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  A quick look into checking out your clutch and what it takes to replace it. Brett and Mark cover the basics.
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KTM 250SX Clutch
After a Portland, Oregon winter of riding his motorcycle in the rain, Doug's throttle began to stick and was slow to return to idle. Additionally, the clutch required more effort to engage as well. Besides posing a safety risk, the extra effort required to operate these controls takes attention away from the road ahead and fatigues muscles quicker than fully operating controls. Take back control of your controls by spending $20 and 20 minutes lubricating your cables.

First buy a cable luber, some cable lube and a screwdriver. Loosen tension on the clutch cable via the adjuster at the top of the clutch perch. Remove the clutch lever and feed the cable out of the perch. Put the cable luber over the end of the plastic sheathing and the cable. Attach the plastic straw to the aerosol cable lube, shake and attach the other end of the plastic straw to the cable luber to begin spraying. The luber will force lubricant down the clutch sheath, and work the clutch cable up and down to help draw the lubricant down the cable. Keep spraying and working the cable up and down until drips of lubricant emerges from the bottom end of the cable. Wipe everything down and reinstall the clutch lever.

The process is similar for the throttle cables. Start by removing tension from the cables by screwing in the adjusters located near the right hand throttle. With tension gone remove the cover over the throttle tube. Use the screwdriver to spin a cable until it can detach from the throttle tube. Lubricate the throttle cable in the same manner as the clutch cable. Re-install the first throttle cable and remove the second throttle cable. Lubricate the cable in the same manner as above and re-install. Throttle cable tension is a personal preference but your owner's manual will give you a ballpark figure of how much throttle free play is needed. With the motorcycle off, spin the throttle all the way open and release, noting how long it takes for the throttle to recoil. Continue adjusting using the small adjusters near the right hand throttle or use the larger adjusters located on the carburetor or throttle body. When throttle tension is to your liking, start the motorcycle and turn the handlebars from the left steering stop to the right steering stop. You should not hear an increase in the engine's RPMs. If you encounter a rise in RPMs then you have over-tightened the throttle cables and then need to be slackened. Cables stretch and need periodic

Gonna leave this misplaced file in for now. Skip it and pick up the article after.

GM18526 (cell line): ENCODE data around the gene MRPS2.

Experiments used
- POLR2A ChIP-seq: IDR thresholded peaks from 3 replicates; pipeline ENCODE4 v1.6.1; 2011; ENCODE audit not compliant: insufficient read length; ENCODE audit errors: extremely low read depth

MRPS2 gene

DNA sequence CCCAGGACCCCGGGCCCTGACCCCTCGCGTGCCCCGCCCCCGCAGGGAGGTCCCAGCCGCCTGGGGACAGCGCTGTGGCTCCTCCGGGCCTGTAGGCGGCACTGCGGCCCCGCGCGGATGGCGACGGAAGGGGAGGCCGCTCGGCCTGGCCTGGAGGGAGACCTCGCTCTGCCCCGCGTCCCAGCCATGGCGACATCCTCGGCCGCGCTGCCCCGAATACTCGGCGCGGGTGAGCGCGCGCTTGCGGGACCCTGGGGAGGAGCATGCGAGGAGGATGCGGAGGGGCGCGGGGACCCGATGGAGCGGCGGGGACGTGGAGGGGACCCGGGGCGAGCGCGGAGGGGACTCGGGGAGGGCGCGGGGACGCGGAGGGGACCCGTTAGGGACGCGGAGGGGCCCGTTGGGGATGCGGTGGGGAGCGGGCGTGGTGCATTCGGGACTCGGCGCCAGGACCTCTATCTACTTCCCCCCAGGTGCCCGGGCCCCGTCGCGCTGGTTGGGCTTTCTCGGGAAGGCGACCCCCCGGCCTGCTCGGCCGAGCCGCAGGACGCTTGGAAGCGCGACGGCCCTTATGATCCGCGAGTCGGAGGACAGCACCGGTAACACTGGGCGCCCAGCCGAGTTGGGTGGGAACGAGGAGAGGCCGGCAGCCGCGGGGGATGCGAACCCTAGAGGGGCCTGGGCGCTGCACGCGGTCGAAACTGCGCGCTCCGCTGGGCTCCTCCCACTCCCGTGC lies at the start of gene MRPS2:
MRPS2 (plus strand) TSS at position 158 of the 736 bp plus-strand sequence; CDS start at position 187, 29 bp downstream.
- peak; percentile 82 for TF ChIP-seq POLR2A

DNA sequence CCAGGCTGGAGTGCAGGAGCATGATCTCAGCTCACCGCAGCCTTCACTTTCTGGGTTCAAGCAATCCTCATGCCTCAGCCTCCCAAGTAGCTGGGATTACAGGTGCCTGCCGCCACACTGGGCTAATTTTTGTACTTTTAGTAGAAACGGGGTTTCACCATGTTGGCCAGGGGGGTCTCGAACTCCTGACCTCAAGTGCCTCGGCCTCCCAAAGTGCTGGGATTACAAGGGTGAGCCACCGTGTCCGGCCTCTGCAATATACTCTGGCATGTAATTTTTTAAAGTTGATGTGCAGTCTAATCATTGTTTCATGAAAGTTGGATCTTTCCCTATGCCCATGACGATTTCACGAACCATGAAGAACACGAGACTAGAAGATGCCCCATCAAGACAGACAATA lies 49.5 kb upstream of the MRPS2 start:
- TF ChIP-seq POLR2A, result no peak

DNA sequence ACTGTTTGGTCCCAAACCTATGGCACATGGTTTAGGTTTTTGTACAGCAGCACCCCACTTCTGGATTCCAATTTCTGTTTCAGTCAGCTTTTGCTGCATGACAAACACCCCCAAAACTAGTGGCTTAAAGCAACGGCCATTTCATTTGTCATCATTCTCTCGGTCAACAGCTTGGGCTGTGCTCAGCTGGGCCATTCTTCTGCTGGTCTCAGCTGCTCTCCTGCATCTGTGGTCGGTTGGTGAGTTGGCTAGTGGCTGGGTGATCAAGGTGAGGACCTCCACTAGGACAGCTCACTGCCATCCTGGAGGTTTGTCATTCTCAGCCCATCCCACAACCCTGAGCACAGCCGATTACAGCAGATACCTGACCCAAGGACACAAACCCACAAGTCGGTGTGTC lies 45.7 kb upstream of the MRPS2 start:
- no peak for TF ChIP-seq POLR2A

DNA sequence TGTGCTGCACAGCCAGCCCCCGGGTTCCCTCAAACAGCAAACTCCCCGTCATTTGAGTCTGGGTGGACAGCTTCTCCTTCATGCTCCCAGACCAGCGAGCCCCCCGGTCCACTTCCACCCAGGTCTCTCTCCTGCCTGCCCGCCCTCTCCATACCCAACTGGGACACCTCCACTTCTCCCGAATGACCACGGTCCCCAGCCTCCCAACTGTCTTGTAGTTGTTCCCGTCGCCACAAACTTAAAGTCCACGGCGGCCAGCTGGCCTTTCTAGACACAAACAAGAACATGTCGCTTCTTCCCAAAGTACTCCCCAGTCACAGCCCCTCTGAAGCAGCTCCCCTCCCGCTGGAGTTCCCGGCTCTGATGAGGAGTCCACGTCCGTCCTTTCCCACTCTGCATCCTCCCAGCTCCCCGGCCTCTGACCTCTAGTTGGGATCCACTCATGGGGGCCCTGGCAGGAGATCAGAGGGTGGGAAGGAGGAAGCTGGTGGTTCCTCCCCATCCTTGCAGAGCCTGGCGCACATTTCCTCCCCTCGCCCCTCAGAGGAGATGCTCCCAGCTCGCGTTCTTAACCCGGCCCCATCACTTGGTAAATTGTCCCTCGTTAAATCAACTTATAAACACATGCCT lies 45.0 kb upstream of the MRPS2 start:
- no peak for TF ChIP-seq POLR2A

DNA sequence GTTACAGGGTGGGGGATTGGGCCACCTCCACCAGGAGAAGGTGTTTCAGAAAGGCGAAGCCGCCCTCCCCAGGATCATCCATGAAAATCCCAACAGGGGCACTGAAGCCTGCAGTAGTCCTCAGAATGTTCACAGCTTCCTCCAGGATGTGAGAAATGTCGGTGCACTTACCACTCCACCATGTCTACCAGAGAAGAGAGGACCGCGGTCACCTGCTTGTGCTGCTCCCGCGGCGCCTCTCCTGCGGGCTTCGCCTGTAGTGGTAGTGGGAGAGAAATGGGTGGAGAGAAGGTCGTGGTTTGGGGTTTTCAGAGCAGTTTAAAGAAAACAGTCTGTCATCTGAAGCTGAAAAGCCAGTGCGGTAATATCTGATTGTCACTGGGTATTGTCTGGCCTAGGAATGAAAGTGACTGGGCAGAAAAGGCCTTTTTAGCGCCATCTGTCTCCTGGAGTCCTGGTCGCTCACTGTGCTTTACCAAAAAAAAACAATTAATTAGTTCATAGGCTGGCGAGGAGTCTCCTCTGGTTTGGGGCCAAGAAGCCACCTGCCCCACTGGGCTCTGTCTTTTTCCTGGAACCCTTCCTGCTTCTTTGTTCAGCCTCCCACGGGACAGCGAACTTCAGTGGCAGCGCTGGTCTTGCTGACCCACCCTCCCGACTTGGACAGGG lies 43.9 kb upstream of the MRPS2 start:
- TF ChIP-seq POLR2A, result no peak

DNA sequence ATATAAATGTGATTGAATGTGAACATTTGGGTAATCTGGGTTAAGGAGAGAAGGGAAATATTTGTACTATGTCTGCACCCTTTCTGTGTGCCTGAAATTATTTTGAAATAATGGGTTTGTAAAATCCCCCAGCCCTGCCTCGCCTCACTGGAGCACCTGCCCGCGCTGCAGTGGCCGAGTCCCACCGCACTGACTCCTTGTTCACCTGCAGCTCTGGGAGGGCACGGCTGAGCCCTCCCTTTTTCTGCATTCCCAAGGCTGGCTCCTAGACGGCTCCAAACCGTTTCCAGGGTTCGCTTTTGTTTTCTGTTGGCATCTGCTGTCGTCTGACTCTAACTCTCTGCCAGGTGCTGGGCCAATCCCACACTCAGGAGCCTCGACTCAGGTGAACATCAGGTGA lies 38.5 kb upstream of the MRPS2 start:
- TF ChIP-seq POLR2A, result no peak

lubrication so show your cables some love and they'll be smooth to you.

Charles Bloom
Article Source:
Lubricating Cables
By Charles Bloom
Adjust your clutch to the proper tension using the adjuster located at the top of the perch. Proper clutch cable tension is part personal preference but you should be able to put the bike in gear, pull in the clutch and push the bike without undo resistance. If you can't achieve the proper adjustment via the perch adjuster, screw the perch adjuster all the way in, making the cable way too loose, then use the larger adjuster located where the clutch cable enters the transmission to set proper clutch cable tension.